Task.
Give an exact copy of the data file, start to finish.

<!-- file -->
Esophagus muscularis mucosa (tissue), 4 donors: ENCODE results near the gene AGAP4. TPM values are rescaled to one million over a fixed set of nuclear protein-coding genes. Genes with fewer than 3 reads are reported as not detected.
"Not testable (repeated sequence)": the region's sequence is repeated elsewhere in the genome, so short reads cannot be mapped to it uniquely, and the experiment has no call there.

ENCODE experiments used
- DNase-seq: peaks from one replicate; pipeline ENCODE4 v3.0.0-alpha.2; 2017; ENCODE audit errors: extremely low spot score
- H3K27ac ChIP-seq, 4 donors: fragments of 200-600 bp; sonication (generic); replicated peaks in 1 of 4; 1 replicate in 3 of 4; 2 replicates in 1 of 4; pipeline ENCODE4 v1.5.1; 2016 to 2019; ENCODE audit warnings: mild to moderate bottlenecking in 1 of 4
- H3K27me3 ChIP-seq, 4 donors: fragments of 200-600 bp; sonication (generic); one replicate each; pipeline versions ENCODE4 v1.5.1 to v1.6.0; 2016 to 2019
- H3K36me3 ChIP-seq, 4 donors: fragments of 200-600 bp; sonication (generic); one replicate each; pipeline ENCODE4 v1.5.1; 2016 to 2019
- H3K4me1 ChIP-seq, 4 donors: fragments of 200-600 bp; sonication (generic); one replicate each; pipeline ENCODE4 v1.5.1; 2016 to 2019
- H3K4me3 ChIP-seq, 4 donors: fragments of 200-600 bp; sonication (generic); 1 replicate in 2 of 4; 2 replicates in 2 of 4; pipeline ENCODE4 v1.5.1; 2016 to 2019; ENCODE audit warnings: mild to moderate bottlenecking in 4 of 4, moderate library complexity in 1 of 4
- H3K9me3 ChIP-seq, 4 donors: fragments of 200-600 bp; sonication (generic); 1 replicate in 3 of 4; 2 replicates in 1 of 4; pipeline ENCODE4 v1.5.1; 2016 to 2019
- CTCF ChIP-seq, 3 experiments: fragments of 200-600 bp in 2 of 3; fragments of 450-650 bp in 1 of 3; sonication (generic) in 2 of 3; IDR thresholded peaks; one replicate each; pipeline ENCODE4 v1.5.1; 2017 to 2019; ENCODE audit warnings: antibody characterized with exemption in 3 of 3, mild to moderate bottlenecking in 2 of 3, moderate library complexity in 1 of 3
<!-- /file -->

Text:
Esophagus muscularis mucosa (tissue), 4 donors: ENCODE results near the gene AGAP4. TPM values are rescaled to one million over a fixed set of nuclear protein-coding genes. Genes with fewer than 3 reads are reported as not detected.
"Not testable (repeated sequence)": the region's sequence is repeated elsewhere in the genome, so short reads cannot be mapped to it uniquely, and the experiment has no call there.

ENCODE experiments used
- DNase-seq: peaks from one replicate; pipeline ENCODE4 v3.0.0-alpha.2; 2017; ENCODE audit errors: extremely low spot score
- H3K27ac ChIP-seq, 4 donors: fragments of 200-600 bp; sonication (generic); replicated peaks in 1 of 4; 1 replicate in 3 of 4; 2 replicates in 1 of 4; pipeline ENCODE4 v1.5.1; 2016 to 2019; ENCODE audit warnings: mild to moderate bottlenecking in 1 of 4
- H3K27me3 ChIP-seq, 4 donors: fragments of 200-600 bp; sonication (generic); one replicate each; pipeline versions ENCODE4 v1.5.1 to v1.6.0; 2016 to 2019
- H3K36me3 ChIP-seq, 4 donors: fragments of 200-600 bp; sonication (generic); one replicate each; pipeline ENCODE4 v1.5.1; 2016 to 2019
- H3K4me1 ChIP-seq, 4 donors: fragments of 200-600 bp; sonication (generic); one replicate each; pipeline ENCODE4 v1.5.1; 2016 to 2019
- H3K4me3 ChIP-seq, 4 donors: fragments of 200-600 bp; sonication (generic); 1 replicate in 2 of 4; 2 replicates in 2 of 4; pipeline ENCODE4 v1.5.1; 2016 to 2019; ENCODE audit warnings: mild to moderate bottlenecking in 4 of 4, moderate library complexity in 1 of 4
- H3K9me3 ChIP-seq, 4 donors: fragments of 200-600 bp; sonication (generic); 1 replicate in 3 of 4; 2 replicates in 1 of 4; pipeline ENCODE4 v1.5.1; 2016 to 2019
- CTCF ChIP-seq, 3 experiments: fragments of 200-600 bp in 2 of 3; fragments of 450-650 bp in 1 of 3; sonication (generic) in 2 of 3; IDR thresholded peaks; one replicate each; pipeline ENCODE4 v1.5.1; 2017 to 2019; ENCODE audit warnings: antibody characterized with exemption in 3 of 3, mild to moderate bottlenecking in 2 of 3, moderate library complexity in 1 of 3